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STM32F100 ARM Cortex-M3 FreeRTOS Demo
Using GCC and the Atollic TrueStudio Eclipse based IDE
IntroductionThis simple demo project runs on the STM32 Discovery board, which is populated with an STM32F100RB Cortex-M3 microcontroller from STMicroelectronics.
Its low cost makes the discovery board an ideal evaluation platform, but the 8K of RAM available also means there is a limit to the number of FreeRTOS kernel features that can be demonstrated. Therefore, this simple demo only actively demonstrates task, queue, software timer and interrupt functionality. The demo is also configured to include malloc failure, idle, and stack overflow hook functions.
The FreeRTOS download includes other, more fully featured, demonstration applications for larger parts in the STM32 microcontroller family.
The demo is pre-configured to use the free version of the Atollic TrueStudio for STM32 Eclipse based IDE, along with the FreeRTOS GCC port.
IMPORTANT! Notes on using the STM32F100 ARM Cortex-M3 DemoPlease read all the following points before using this RTOS port.
My application does not run, what could be wrong?
Source Code OrganisationThe FreeRTOS download contains the source code for all the FreeRTOS ports so includes many more files than are required for this demo. See the Source Code Organization section for a description of the downloaded files and information on creating a new project.
The TrueStudio project for the FreeRTOS STM32 Discovery Board demo is located in the FreeRTOS/Demo/CORTEX_STM32F100_Atollic directory. This is the project that should be imported into the TrueStudio workspace. The Preparing the Eclipse Project section below contains important information on setting up the demo project directory, and importing the demo project into TrueStudio.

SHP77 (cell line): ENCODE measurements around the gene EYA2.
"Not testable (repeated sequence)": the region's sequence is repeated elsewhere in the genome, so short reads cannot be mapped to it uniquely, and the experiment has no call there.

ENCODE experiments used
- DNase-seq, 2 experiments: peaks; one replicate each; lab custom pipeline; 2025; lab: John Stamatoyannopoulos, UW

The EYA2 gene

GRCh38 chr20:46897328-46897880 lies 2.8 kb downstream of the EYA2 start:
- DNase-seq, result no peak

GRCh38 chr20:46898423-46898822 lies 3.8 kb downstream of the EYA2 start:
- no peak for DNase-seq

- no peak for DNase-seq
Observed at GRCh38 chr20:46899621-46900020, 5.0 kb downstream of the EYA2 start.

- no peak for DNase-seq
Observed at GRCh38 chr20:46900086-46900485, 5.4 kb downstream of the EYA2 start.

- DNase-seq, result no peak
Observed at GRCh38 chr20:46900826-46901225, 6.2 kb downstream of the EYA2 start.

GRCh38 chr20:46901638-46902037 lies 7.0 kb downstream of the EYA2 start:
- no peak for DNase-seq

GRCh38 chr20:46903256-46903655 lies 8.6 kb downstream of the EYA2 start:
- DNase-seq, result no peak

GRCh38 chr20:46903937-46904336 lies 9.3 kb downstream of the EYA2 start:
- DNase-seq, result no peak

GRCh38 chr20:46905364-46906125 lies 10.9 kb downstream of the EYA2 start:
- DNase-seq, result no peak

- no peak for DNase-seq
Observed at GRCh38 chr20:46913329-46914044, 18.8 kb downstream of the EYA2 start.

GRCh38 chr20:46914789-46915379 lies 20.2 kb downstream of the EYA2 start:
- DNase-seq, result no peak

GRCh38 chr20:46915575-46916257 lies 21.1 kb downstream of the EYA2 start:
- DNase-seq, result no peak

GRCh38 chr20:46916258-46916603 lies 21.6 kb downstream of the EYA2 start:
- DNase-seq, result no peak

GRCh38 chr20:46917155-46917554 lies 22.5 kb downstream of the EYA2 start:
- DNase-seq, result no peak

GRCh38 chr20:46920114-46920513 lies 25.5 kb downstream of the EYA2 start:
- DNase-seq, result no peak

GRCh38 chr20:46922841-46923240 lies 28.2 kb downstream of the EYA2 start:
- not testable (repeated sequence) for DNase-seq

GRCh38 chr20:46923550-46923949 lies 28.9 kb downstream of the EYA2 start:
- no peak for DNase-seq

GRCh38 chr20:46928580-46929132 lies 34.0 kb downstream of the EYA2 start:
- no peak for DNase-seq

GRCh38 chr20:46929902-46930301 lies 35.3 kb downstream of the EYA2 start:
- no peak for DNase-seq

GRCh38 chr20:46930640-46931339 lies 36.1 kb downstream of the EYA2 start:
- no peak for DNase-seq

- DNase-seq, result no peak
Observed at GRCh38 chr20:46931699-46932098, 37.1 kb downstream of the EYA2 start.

The Demo Application
Demo application hardware set upThe demo uses the LEDs and buttons that are integrated onto the STM32 Discovery board hardware. Therefore, no hardware set up is required.
Preparing the TrueStudio (Eclipse) project directory
Eclipse projects can be either standard makefile projects, or managed make projects.
The STM32F100 project uses a managed make project. This in turn means that
- All the source files needed to build the project must be located under the folder/directory that contains the project file itself, or
- The Eclipse workspace (note workspace, not project) needs to be configured to locate the files elsewhere on the hard disk.
CreateProjectDirectoryStructure.bat must be executed before the TrueStudio project is imported into the Eclipse workspace.
CreateProjectDirectoryStructure.bat cannot be executed from within the TrueStudio Eclipse IDE.
Importing the demo application project into the TrueStudio Eclipse workspaceTo import the STM32 TrusStudio project into an existing or new Eclipse Workspace:
Select “Import” from the TrueStudio “File” menu. The dialogue box shown below
will appear. Select “Existing Projects into Workspace”.
The dialogue box that appears when “Import” is first clicked
In the next dialogue box, select FreeRTOS/Demo/CORTEX_STM32F100_Atollic
as the root directory. Then, make sure the FreeRTOS-Simple-Demo
project is checked in the “Projects” area, and that the Copy Projects Into
Workspace box is not checked, before clicking
the Finish button (see the image below for the correct check box states,